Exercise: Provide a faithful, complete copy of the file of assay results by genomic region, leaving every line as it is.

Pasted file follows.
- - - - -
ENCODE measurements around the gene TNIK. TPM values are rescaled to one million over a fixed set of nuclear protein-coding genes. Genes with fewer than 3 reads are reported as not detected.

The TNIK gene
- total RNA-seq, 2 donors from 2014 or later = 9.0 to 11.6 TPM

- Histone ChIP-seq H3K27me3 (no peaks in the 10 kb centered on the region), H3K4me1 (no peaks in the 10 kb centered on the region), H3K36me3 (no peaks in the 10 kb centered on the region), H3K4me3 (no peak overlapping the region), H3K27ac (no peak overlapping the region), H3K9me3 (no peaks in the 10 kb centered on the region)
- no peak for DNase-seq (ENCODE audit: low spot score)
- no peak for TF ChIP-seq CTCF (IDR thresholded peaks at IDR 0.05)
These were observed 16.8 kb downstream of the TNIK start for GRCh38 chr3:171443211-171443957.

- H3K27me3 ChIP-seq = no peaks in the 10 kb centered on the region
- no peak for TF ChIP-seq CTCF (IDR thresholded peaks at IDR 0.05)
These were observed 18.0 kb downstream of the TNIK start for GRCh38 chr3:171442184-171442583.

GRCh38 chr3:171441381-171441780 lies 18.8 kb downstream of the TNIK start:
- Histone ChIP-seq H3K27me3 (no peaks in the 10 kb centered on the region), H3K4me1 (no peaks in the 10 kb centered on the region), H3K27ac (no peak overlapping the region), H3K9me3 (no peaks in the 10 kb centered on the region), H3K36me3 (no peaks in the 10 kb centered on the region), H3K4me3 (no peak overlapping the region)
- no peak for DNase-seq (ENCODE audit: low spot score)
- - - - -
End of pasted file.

ENCODE measurements around the gene TNIK. TPM values are rescaled to one million over a fixed set of nuclear protein-coding genes. Genes with fewer than 3 reads are reported as not detected.

The TNIK gene
- total RNA-seq, 2 donors from 2014 or later = 9.0 to 11.6 TPM

- Histone ChIP-seq H3K27me3 (no peaks in the 10 kb centered on the region), H3K4me1 (no peaks in the 10 kb centered on the region), H3K36me3 (no peaks in the 10 kb centered on the region), H3K4me3 (no peak overlapping the region), H3K27ac (no peak overlapping the region), H3K9me3 (no peaks in the 10 kb centered on the region)
- no peak for DNase-seq (ENCODE audit: low spot score)
- no peak for TF ChIP-seq CTCF (IDR thresholded peaks at IDR 0.05)
These were observed 16.8 kb downstream of the TNIK start for GRCh38 chr3:171443211-171443957.

- H3K27me3 ChIP-seq = no peaks in the 10 kb centered on the region
- no peak for TF ChIP-seq CTCF (IDR thresholded peaks at IDR 0.05)
These were observed 18.0 kb downstream of the TNIK start for GRCh38 chr3:171442184-171442583.

GRCh38 chr3:171441381-171441780 lies 18.8 kb downstream of the TNIK start:
- Histone ChIP-seq H3K27me3 (no peaks in the 10 kb centered on the region), H3K4me1 (no peaks in the 10 kb centered on the region), H3K27ac (no peak overlapping the region), H3K9me3 (no peaks in the 10 kb centered on the region), H3K36me3 (no peaks in the 10 kb centered on the region), H3K4me3 (no peak overlapping the region)
- no peak for DNase-seq (ENCODE audit: low spot score)